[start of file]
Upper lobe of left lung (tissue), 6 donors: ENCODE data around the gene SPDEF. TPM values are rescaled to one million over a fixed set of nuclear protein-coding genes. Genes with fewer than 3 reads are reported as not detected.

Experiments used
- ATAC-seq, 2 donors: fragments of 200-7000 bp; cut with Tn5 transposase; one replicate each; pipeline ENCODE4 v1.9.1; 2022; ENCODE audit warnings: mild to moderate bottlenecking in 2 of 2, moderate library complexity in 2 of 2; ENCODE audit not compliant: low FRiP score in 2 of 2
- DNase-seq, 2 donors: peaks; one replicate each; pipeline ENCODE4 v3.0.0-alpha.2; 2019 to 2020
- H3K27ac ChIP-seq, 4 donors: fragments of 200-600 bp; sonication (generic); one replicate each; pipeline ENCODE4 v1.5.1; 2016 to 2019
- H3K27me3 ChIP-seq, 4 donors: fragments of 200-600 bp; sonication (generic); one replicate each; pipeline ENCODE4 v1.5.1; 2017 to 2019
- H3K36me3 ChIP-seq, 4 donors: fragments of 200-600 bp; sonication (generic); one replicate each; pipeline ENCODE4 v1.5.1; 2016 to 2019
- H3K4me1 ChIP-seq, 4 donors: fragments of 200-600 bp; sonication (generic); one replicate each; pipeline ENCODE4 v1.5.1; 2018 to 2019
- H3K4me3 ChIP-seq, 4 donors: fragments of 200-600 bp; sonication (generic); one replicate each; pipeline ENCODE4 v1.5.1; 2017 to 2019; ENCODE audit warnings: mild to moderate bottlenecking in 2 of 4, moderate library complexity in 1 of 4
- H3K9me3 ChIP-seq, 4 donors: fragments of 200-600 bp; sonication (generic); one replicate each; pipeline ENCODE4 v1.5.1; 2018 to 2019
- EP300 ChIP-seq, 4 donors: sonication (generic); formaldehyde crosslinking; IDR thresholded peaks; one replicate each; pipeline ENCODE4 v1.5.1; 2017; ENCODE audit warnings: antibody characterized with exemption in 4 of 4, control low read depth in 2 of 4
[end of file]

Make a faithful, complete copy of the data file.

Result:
Upper lobe of left lung (tissue), 6 donors: ENCODE data around the gene SPDEF. TPM values are rescaled to one million over a fixed set of nuclear protein-coding genes. Genes with fewer than 3 reads are reported as not detected.

Experiments used
- ATAC-seq, 2 donors: fragments of 200-7000 bp; cut with Tn5 transposase; one replicate each; pipeline ENCODE4 v1.9.1; 2022; ENCODE audit warnings: mild to moderate bottlenecking in 2 of 2, moderate library complexity in 2 of 2; ENCODE audit not compliant: low FRiP score in 2 of 2
- DNase-seq, 2 donors: peaks; one replicate each; pipeline ENCODE4 v3.0.0-alpha.2; 2019 to 2020
- H3K27ac ChIP-seq, 4 donors: fragments of 200-600 bp; sonication (generic); one replicate each; pipeline ENCODE4 v1.5.1; 2016 to 2019
- H3K27me3 ChIP-seq, 4 donors: fragments of 200-600 bp; sonication (generic); one replicate each; pipeline ENCODE4 v1.5.1; 2017 to 2019
- H3K36me3 ChIP-seq, 4 donors: fragments of 200-600 bp; sonication (generic); one replicate each; pipeline ENCODE4 v1.5.1; 2016 to 2019
- H3K4me1 ChIP-seq, 4 donors: fragments of 200-600 bp; sonication (generic); one replicate each; pipeline ENCODE4 v1.5.1; 2018 to 2019
- H3K4me3 ChIP-seq, 4 donors: fragments of 200-600 bp; sonication (generic); one replicate each; pipeline ENCODE4 v1.5.1; 2017 to 2019; ENCODE audit warnings: mild to moderate bottlenecking in 2 of 4, moderate library complexity in 1 of 4
- H3K9me3 ChIP-seq, 4 donors: fragments of 200-600 bp; sonication (generic); one replicate each; pipeline ENCODE4 v1.5.1; 2018 to 2019
- EP300 ChIP-seq, 4 donors: sonication (generic); formaldehyde crosslinking; IDR thresholded peaks; one replicate each; pipeline ENCODE4 v1.5.1; 2017; ENCODE audit warnings: antibody characterized with exemption in 4 of 4, control low read depth in 2 of 4